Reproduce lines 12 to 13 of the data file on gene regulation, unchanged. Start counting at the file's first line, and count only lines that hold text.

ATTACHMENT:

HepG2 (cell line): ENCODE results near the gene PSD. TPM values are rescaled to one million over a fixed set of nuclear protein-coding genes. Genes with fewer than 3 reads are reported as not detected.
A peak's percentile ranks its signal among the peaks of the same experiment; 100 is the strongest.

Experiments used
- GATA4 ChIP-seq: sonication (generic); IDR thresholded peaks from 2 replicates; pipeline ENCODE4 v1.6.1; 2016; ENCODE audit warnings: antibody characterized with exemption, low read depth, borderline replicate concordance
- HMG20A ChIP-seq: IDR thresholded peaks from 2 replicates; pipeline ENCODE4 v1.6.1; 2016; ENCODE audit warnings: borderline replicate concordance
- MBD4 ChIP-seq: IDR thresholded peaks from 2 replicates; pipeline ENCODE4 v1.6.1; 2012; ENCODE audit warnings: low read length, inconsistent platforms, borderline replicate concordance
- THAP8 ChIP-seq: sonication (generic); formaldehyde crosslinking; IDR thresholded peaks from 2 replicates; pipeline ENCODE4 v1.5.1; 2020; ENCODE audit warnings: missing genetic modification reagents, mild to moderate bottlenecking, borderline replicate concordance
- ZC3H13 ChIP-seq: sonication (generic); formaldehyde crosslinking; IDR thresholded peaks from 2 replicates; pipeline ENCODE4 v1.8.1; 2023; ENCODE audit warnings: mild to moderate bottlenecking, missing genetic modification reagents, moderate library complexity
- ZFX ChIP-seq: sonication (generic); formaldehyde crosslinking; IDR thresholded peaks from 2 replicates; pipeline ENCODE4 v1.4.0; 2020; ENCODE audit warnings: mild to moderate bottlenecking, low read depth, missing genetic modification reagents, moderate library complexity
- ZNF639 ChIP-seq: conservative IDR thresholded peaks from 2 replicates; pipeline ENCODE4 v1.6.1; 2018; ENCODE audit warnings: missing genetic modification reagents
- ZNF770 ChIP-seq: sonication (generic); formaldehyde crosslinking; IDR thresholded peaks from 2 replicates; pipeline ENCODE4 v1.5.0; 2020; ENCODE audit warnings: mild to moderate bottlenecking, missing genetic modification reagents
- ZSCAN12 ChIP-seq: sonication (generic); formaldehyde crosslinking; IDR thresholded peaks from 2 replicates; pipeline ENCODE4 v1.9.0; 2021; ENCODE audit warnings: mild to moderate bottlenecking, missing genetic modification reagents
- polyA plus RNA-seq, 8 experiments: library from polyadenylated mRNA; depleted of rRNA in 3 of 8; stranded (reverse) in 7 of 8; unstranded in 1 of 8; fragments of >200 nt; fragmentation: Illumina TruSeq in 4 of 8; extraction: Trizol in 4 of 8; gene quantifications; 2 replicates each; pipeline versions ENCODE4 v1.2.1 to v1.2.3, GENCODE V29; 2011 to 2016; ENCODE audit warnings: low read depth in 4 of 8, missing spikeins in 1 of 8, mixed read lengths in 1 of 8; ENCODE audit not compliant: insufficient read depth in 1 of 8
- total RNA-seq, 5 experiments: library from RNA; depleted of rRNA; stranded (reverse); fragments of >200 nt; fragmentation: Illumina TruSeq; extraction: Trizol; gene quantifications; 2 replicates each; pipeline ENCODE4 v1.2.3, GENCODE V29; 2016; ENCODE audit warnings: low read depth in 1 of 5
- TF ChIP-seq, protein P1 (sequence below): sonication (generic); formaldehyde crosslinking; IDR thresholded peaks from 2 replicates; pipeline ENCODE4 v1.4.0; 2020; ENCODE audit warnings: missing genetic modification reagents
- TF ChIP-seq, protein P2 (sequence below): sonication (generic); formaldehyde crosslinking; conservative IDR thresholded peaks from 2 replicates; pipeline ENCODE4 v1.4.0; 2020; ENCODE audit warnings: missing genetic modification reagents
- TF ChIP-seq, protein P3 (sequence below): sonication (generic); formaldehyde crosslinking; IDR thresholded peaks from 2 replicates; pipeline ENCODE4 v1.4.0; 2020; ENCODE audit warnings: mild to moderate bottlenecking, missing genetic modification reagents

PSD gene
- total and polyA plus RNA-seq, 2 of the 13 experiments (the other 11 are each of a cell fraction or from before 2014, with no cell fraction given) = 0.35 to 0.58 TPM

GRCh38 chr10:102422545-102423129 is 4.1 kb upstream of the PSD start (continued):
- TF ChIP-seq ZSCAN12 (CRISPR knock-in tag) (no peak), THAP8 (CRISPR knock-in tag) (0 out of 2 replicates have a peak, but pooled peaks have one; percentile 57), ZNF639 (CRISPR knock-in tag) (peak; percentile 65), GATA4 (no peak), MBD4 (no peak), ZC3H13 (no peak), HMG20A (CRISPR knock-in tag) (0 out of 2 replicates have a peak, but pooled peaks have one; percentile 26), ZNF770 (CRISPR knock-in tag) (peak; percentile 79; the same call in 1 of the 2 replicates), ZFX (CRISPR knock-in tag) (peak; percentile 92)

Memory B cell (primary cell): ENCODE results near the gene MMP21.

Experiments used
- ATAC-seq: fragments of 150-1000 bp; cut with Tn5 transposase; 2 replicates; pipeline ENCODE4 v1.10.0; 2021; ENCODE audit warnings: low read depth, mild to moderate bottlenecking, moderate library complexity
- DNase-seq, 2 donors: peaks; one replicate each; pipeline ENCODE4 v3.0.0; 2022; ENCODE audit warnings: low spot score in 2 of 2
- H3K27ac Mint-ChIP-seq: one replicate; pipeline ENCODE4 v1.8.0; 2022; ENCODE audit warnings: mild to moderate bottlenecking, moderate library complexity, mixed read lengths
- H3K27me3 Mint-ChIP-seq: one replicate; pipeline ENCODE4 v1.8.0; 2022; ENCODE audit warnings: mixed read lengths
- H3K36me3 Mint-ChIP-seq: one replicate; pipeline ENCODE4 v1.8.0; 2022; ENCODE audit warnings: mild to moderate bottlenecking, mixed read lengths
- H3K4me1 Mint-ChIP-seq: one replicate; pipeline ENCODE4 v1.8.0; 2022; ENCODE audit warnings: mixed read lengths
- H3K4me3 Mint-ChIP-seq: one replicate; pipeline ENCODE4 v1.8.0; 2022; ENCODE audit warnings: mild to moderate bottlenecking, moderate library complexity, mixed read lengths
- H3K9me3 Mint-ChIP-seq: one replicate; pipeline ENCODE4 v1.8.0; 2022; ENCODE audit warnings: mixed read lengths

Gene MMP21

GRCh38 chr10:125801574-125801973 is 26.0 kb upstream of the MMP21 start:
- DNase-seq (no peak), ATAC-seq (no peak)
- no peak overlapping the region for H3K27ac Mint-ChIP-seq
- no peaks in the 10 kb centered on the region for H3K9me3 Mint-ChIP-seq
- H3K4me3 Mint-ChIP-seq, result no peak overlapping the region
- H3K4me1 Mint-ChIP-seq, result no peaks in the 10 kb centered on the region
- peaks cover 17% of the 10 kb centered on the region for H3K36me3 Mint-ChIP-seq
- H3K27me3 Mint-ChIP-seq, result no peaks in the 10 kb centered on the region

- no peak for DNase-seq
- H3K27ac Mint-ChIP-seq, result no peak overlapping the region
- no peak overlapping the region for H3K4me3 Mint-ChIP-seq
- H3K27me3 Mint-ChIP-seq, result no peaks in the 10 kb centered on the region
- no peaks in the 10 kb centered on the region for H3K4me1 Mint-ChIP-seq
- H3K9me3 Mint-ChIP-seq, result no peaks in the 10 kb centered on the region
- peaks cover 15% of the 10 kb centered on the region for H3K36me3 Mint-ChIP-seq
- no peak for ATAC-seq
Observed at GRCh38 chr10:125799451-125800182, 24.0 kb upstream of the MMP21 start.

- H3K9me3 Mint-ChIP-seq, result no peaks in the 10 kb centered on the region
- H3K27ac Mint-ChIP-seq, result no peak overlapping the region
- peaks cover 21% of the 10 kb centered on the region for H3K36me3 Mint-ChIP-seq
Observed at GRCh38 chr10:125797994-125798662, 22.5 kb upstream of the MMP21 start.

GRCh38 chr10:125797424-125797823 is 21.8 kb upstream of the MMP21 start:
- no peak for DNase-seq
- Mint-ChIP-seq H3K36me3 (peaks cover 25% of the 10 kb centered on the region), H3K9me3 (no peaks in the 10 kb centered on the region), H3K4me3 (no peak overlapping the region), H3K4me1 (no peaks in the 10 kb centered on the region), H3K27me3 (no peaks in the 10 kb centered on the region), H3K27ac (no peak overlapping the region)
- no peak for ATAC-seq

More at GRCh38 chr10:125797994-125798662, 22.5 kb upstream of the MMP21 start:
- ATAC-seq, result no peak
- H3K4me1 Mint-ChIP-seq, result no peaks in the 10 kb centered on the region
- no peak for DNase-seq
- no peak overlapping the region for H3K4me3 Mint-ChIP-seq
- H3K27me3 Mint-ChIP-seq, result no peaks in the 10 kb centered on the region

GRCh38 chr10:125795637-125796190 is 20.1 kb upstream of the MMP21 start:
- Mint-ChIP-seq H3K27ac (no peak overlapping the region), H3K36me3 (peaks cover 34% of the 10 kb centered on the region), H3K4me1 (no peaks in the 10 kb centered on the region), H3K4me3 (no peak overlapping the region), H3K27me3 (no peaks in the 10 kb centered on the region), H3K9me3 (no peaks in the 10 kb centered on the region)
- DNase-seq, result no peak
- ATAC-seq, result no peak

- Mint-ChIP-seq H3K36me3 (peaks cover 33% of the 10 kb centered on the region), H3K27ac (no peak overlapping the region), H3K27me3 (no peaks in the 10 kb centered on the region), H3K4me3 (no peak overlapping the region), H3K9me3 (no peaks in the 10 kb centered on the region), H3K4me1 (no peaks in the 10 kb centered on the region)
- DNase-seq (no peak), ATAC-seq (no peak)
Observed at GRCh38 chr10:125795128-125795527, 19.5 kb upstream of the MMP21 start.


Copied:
- ZSCAN12 ChIP-seq: sonication (generic); formaldehyde crosslinking; IDR thresholded peaks from 2 replicates; pipeline ENCODE4 v1.9.0; 2021; ENCODE audit warnings: mild to moderate bottlenecking, missing genetic modification reagents
- polyA plus RNA-seq, 8 experiments: library from polyadenylated mRNA; depleted of rRNA in 3 of 8; stranded (reverse) in 7 of 8; unstranded in 1 of 8; fragments of >200 nt; fragmentation: Illumina TruSeq in 4 of 8; extraction: Trizol in 4 of 8; gene quantifications; 2 replicates each; pipeline versions ENCODE4 v1.2.1 to v1.2.3, GENCODE V29; 2011 to 2016; ENCODE audit warnings: low read depth in 4 of 8, missing spikeins in 1 of 8, mixed read lengths in 1 of 8; ENCODE audit not compliant: insufficient read depth in 1 of 8